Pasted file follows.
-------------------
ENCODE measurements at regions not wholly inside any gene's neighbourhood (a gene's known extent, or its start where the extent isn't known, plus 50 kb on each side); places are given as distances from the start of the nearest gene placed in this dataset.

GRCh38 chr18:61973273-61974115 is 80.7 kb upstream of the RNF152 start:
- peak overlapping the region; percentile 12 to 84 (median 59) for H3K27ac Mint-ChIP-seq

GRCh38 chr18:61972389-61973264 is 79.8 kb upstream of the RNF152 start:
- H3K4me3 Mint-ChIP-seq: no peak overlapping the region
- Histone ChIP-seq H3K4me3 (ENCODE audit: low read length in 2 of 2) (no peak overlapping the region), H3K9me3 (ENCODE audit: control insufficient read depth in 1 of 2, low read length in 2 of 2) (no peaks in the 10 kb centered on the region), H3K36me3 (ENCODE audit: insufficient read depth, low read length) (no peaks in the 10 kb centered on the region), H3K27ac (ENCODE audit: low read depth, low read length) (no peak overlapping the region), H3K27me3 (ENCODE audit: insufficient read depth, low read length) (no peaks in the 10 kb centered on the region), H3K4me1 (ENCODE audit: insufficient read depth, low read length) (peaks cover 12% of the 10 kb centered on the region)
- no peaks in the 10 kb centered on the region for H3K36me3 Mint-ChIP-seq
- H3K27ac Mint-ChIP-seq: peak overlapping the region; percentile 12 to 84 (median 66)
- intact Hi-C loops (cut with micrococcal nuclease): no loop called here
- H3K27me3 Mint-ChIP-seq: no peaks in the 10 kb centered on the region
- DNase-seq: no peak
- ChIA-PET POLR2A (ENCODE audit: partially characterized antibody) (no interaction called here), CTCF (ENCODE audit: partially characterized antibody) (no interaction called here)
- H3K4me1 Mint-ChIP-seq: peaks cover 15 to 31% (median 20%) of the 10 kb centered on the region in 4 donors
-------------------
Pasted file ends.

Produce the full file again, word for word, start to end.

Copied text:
ENCODE measurements at regions not wholly inside any gene's neighbourhood (a gene's known extent, or its start where the extent isn't known, plus 50 kb on each side); places are given as distances from the start of the nearest gene placed in this dataset.

GRCh38 chr18:61973273-61974115 is 80.7 kb upstream of the RNF152 start:
- peak overlapping the region; percentile 12 to 84 (median 59) for H3K27ac Mint-ChIP-seq

GRCh38 chr18:61972389-61973264 is 79.8 kb upstream of the RNF152 start:
- H3K4me3 Mint-ChIP-seq: no peak overlapping the region
- Histone ChIP-seq H3K4me3 (ENCODE audit: low read length in 2 of 2) (no peak overlapping the region), H3K9me3 (ENCODE audit: control insufficient read depth in 1 of 2, low read length in 2 of 2) (no peaks in the 10 kb centered on the region), H3K36me3 (ENCODE audit: insufficient read depth, low read length) (no peaks in the 10 kb centered on the region), H3K27ac (ENCODE audit: low read depth, low read length) (no peak overlapping the region), H3K27me3 (ENCODE audit: insufficient read depth, low read length) (no peaks in the 10 kb centered on the region), H3K4me1 (ENCODE audit: insufficient read depth, low read length) (peaks cover 12% of the 10 kb centered on the region)
- no peaks in the 10 kb centered on the region for H3K36me3 Mint-ChIP-seq
- H3K27ac Mint-ChIP-seq: peak overlapping the region; percentile 12 to 84 (median 66)
- intact Hi-C loops (cut with micrococcal nuclease): no loop called here
- H3K27me3 Mint-ChIP-seq: no peaks in the 10 kb centered on the region
- DNase-seq: no peak
- ChIA-PET POLR2A (ENCODE audit: partially characterized antibody) (no interaction called here), CTCF (ENCODE audit: partially characterized antibody) (no interaction called here)
- H3K4me1 Mint-ChIP-seq: peaks cover 15 to 31% (median 20%) of the 10 kb centered on the region in 4 donors